I don’t remember how I felt when Princess Diana died (BBC). I remember the news riddled with grief I could not feel. I remember days of shock I could not fathom. I remember a car crash as important to me as a local crash on the state line, and I remember a very beautiful woman all over that coverage whose name I could only place by way of scrolling credits. I don’t remember how I felt, or where I was, or why it was so sad.
9/11 though! I remember 9/11 (CNN). I remember where I was when I was pulled off the playground early by obviously distracted teachers. I remember the news broadcast replacing English. And Math. And History. I remember a fast-moving clock and those burning towers. I remember a discussion of what half-staff flags meant and I remember the frequently disappearing children of armed forces officers getting picked up before I myself left the school around noon. I cried heavy tears. A few of my classmates lost a parent.
The impact of 9/11 has defined much of my political and economic opinions. It defined a presidency, a war in the middle east, and an economic crisis. One of my three most impacted art pieces (right) I posted on this blog earlier was a direct critique on the war in Iraq (“Art Appreciation”). Looking at that piece brings that feeling back. That connection I felt to Andrew, the short buzz-cut kid whose mother came to pick him up and who did not return to class for two weeks. A painting brings back those feelings, and the community I was a solid part of in that moment.
My experiences of 9/11 and that of Princess Diana, were very, very different situations. Both were devastating and defined a decade. But my response to each represents a profound difference in what it means to be a part of a community in its context. Most profoundly, it exemplifies Arts’ place in community discourse.
The Cindy Sherman Clown Series I discussed last week in “how to get art” were inspired by the 9/11 attacks (Logan & Baker). They were about taking the raw emotions felt by America and placing them on the faces of a few clowns in a career permitted to show those emotions. Those clowns have cut across time.
One could easily apply “untitled #424” to the death of Princess Diana with the right context. They could imagine a travesty in a local gay bar in Florida, or an attack on parliament in London (Cherney Et. Al., & . Dewan & Moorhouse).
That said, I would like to reflectively underscore the purpose of my previous few blogs: Community is required to understand art, but art, provides a most valuable service, to communities and their networks by gluing them together. In art and in writing feelings are royal, but context is queen. It is in the presence of context that the art of Cindy Sherman, becomes vital and important to any community looking desperately to find that visceral connection between and with others.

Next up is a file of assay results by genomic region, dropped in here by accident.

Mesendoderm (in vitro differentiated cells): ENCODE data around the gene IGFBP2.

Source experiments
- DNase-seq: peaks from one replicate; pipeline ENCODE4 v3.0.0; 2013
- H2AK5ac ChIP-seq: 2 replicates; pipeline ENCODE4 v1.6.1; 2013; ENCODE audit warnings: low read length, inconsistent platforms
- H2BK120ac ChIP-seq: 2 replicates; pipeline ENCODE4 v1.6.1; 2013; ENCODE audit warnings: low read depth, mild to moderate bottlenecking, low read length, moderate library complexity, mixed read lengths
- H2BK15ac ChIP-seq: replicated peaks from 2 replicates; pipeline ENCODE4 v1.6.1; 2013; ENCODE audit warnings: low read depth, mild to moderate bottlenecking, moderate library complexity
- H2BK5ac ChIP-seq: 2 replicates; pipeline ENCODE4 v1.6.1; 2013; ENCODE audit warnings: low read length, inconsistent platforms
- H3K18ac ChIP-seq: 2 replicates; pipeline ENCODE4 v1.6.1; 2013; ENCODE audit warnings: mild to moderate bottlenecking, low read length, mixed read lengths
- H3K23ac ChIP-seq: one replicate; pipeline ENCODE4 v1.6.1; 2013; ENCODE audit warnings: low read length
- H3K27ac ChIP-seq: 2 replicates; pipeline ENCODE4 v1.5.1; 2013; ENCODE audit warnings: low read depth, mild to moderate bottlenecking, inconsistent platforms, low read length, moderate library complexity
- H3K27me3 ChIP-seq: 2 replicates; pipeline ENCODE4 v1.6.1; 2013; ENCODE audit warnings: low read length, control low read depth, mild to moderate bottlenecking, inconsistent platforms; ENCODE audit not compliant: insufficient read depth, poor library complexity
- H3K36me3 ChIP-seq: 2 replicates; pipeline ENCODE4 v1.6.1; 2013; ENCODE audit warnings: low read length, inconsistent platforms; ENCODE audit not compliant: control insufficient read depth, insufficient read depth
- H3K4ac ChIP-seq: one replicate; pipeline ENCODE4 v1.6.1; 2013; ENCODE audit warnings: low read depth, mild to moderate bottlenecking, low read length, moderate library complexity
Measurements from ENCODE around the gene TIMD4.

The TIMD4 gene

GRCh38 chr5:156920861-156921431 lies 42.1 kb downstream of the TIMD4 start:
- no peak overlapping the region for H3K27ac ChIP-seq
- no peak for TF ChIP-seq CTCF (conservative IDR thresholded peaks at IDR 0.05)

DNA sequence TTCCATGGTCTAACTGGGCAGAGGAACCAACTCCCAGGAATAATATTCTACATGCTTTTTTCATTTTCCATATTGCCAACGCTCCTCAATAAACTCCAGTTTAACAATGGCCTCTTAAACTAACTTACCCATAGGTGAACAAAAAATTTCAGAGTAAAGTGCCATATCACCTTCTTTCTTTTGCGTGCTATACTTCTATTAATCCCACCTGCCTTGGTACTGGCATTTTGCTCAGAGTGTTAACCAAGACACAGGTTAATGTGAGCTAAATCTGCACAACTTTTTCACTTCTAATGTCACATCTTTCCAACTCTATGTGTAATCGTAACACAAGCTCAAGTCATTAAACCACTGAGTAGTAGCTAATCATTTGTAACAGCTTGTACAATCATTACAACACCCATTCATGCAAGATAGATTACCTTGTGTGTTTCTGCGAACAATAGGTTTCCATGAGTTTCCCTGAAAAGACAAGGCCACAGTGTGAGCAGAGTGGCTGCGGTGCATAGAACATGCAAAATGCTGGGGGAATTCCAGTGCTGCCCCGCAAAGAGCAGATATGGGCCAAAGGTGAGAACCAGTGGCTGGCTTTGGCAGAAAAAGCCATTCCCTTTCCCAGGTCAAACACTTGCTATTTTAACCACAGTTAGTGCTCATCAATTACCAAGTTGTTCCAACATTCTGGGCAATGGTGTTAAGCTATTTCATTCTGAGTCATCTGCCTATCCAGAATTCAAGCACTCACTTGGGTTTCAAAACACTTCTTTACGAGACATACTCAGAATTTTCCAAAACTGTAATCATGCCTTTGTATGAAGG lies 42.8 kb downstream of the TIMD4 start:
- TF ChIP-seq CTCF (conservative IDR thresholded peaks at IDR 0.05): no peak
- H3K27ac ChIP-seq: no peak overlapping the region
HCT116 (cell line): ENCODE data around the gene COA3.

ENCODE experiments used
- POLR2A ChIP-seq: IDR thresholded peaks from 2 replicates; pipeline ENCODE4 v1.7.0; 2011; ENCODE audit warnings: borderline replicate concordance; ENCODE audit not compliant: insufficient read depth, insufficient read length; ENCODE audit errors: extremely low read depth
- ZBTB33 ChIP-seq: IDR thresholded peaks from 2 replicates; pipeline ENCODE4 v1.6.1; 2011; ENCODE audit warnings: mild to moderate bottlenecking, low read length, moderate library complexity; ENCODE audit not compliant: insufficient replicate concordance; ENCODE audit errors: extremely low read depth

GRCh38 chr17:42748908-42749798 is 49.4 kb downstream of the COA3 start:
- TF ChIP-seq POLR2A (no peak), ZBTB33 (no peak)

Work Cited (Read More):
P.S: My heart goes out to the victims of the London attack earlier today. Attacks like these, and the media on the news that it represents brings about these same feelings – they always have, and it is always a tearing feeling to know that emotion is raw and new for the families involved. To learn more an up to date report is provided here (Dewan & Moorhouse).
Baker, Kenneth. “Walker Art Center.” Cindy Sherman: Interview with a Chameleon — Magazine — Walker Art Center. Walker Art, Nov. 2012. Web. 22 Mar. 2017. <http://www.walkerart.org/magazine/2012/cindy-sherman-walker-art-center>.
“BBC ON THIS DAY | 31 | 1997: Princess Diana dies in Paris crash.” BBC News. BBC, 31 Aug. 1997. Web. 21 Mar. 2017. <http://news.bbc.co.uk/onthisday/hi/dates/stories/august/31/newsid_2510000/2510615.stm>.
Cherney, Elyssa, and Christal Hayes. “As Orlando mourns families await word on victims.” OrlandoSentinel.com. Orlando Sentinel, 13 June 2016. Web. 22 Mar. 2017. <http://www.orlandosentinel.com/news/pulse-orlando-nightclub-shooting/os-orlando-shooting-pulse-nightclub-20160612-story.html>.
“CNN Sept. 11, 2001 8:48 am – 9:29 am : CNN : Free Streaming.” CNN – Internet Archive. CNN, 11 Sept. 2001. Web. 22 Mar. 2017. <https://archive.org/details/cnn200109110848-0929>.
Dewan, Angela, and Looren Said-Moorhouse. “London attack: Four killed in British Parliament carnage.” CNN. Cable News Network, 23 Mar. 2017. Web. 23 Mar. 2017. <http://edition.cnn.com/2017/03/22/europe/uk-parliament-firearms-incident/index.html>.
Logan, Samantha V. “Art Appreciation.” A Polymath’s Guide to Communities. Self Published, 07 Mar. 2017. Web. 22 Mar. 2017. <https://samanthavlogan.wordpress.com/2015/10/18/art-appreciation/>.
Logan, Samantha V. “How to “Get” Art: Visual Rhetoric.” A Polymath’s Guide to Communities. Self Published, 15 Mar. 2017. Web. 22 Mar. 2017. <https://samanthavlogan.wordpress.com/2017/03/16/how-to-get-art/>.